2014 Fontanafredda Barolo Serralunga D’Alba
2014 Fontanafredda Barolo Serralunga D’Alba The nose is juicy and upfront, with stylish red fruits. A sleek attack leads into a silky but concentrated palate, with ripe tannins and good weight of fruit. It’s solid but not too extracted, with a firm mid-palate and no lack of structure. It’s a touch fluid on the finish, but not faded or dilute. Quite long.
Nebbiolo is the grape variety behind the top-quality red wines of Piedmont, northwestern Italy, the most notable of which are Barolo and Barbaresco. The most searched-for Nebbiolo wine on our database is currently Giacomo Conterno Monfortino Barolo Riserva.
Nebbiolo wines are distinguished by their strong tannins, high acidity and distinctive scent – often described as “tar and roses”. A less obvious characteristic, visible only over time, is their tendency to lose color. Within just a few years of vintage, most Nebbiolo wines begin fading from deep, violet-tinged ruby to a beautiful brick orange.
Nebbiolo is the quintessential Piedmontese wine grape – the dominant variety in five of the region’s DOCGs and numerous DOCs (see Italian Wine Labels). Even its name evokes the region’s foothills on cool autumn mornings, when the valleys and vineyards lie hidden under a ghostly blanket of nebbia (fog). The name is very apt for this late-ripening variety, which is harvested later in the year than Piedmont’s other key varieties (Barbera and particularly Dolcetto), in foggy, wintry weather conditions.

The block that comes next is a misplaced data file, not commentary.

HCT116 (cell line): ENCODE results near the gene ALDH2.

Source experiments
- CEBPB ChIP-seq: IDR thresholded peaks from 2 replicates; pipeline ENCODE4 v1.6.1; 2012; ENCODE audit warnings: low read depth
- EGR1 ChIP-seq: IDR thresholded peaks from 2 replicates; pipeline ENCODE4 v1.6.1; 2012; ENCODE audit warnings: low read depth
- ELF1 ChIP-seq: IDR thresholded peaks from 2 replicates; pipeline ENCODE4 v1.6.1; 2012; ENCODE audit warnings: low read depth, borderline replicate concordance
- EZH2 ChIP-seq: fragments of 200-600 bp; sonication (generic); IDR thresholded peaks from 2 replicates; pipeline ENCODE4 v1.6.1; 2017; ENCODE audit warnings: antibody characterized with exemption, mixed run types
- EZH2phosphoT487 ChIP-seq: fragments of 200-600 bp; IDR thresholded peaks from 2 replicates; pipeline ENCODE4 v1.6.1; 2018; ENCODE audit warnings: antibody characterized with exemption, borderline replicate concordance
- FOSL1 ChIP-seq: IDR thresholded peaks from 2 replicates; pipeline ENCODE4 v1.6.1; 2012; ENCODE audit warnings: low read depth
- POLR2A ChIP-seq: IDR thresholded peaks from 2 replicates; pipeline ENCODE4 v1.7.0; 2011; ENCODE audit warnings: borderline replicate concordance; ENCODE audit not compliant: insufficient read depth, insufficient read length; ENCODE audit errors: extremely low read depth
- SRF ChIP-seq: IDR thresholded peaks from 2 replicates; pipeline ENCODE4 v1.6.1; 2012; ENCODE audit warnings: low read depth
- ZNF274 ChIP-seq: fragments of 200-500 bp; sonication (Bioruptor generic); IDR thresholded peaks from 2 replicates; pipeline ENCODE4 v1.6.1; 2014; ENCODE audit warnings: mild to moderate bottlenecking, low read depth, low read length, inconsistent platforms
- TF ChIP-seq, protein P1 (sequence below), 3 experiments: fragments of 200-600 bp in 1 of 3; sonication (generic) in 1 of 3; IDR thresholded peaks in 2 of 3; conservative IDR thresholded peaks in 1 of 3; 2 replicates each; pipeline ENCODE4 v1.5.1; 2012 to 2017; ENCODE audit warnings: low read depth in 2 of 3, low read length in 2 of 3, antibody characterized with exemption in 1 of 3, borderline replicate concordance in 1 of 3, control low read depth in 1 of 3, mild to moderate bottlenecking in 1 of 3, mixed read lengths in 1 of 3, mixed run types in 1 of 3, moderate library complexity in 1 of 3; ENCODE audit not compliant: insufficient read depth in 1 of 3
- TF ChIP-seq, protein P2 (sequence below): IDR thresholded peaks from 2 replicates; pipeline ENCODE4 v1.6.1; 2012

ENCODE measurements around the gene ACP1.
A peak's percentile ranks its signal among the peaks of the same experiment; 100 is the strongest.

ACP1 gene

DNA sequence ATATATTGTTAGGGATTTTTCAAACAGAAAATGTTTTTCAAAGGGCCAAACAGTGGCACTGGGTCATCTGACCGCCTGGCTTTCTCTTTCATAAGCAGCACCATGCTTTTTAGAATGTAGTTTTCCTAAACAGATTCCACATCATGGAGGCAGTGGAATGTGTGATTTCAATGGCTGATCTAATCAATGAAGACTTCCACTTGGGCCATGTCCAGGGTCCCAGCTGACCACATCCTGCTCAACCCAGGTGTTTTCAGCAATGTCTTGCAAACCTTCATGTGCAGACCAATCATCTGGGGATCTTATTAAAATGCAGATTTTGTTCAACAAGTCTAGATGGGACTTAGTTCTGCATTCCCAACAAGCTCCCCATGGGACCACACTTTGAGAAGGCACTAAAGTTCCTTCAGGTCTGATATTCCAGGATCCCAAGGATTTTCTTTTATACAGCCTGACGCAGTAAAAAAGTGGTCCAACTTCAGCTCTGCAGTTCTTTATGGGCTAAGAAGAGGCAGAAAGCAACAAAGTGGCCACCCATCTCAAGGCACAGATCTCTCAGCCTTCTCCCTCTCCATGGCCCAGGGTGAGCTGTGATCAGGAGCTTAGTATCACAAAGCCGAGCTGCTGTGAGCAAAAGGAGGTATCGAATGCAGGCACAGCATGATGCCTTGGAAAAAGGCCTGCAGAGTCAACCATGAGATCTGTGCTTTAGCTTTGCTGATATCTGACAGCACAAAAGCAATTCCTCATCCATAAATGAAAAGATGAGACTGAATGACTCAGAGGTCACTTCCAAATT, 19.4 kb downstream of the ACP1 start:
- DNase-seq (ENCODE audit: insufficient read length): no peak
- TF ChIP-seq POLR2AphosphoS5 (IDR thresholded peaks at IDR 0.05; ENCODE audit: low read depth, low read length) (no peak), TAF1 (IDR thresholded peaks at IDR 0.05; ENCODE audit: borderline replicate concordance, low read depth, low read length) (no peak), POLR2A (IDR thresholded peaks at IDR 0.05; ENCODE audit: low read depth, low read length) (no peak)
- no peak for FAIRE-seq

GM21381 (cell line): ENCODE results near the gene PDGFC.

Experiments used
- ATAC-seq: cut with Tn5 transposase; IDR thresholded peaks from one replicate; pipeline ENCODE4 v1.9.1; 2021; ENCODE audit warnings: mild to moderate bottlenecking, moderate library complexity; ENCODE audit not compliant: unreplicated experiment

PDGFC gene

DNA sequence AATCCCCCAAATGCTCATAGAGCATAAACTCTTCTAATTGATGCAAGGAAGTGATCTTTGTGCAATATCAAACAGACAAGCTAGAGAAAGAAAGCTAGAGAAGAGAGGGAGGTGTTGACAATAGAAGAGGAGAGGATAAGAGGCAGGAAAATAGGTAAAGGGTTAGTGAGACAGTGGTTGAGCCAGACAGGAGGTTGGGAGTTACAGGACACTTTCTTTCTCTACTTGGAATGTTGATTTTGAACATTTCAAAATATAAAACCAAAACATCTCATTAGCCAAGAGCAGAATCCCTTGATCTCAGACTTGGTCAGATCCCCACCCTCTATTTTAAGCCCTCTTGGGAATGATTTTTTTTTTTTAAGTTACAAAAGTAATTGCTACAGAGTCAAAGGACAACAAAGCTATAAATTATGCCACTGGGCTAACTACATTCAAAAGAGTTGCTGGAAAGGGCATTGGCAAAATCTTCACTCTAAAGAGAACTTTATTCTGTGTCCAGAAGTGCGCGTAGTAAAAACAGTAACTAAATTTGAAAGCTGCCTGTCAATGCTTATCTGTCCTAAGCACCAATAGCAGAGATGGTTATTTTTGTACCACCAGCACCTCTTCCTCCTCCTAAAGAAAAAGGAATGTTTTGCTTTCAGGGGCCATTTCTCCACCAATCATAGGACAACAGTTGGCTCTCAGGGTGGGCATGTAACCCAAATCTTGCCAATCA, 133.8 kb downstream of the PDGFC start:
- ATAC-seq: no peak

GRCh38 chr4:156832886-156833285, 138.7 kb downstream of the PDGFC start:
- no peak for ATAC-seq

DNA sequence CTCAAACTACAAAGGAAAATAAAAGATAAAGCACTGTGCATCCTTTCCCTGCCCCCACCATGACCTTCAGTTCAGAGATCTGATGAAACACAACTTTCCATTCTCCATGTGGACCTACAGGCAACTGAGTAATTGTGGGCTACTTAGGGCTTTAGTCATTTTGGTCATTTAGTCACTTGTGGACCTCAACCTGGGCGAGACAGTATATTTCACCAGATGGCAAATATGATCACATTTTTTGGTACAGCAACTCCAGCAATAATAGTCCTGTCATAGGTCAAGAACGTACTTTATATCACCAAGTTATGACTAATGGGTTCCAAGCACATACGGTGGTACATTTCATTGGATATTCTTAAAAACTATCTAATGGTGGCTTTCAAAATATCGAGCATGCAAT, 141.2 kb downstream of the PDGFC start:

Powerful, intense Barolo is the most famous and prestigious Nebbiolo-based wine, but it is increasingly rivaled by the slightly more elegant and perfumed wines from Barbaresco to the northeast, which rose to prominence in the late 20th Century.
Wines from just outside the borders of Barolo and Barbaresco may be classified as Langhe Nebbiolo, as may wines from young vines or less favored plots within these two famous appellations. The high-quality red wines of Roero, just across the Tanaro river from Barolo, are further affordable alternatives to Barolo and Barbaresco. Here, Nebbiolo’s austerity and tannins was often softened with a splash of Barolo Bianco – a local nickname for white Arneis – though the practice, while still legal, is rare nowadays.